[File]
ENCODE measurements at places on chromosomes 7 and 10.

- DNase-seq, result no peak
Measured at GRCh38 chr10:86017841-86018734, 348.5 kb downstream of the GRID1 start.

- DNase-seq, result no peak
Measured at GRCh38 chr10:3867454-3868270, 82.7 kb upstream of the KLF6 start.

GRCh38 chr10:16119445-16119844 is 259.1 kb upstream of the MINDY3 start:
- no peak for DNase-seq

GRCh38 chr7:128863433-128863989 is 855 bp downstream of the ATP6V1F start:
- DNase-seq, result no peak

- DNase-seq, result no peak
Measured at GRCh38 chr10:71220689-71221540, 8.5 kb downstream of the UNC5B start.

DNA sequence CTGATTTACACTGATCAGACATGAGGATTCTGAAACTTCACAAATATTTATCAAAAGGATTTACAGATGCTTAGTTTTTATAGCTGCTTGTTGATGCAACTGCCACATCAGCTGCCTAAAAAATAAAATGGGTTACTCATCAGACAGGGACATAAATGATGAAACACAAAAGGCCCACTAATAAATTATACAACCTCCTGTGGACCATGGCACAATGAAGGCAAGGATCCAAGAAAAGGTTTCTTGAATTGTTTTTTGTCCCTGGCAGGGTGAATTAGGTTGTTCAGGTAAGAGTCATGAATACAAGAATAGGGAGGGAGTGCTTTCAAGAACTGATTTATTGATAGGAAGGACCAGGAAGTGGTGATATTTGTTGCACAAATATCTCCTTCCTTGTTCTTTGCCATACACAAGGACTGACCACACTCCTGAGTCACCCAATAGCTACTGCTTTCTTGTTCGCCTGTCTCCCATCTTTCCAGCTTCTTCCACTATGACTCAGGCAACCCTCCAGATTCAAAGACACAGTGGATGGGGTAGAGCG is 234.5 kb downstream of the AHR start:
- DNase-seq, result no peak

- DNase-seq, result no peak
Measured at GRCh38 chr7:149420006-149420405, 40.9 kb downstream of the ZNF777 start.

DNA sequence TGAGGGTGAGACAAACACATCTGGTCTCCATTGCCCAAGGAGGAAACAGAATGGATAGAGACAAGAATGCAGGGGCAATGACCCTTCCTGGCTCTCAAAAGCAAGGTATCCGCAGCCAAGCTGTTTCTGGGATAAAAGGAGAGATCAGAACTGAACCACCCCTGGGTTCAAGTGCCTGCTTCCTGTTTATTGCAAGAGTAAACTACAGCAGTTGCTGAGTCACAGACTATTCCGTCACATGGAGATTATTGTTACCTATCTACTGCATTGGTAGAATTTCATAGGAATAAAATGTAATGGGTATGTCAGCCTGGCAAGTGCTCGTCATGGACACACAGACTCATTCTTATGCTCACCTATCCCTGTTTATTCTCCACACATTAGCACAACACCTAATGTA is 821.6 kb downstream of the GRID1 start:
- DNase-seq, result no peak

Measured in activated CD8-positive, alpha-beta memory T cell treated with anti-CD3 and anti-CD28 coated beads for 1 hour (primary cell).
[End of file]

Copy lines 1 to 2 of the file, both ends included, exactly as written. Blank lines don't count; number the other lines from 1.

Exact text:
ENCODE measurements at places on chromosomes 7 and 10.

- DNase-seq, result no peak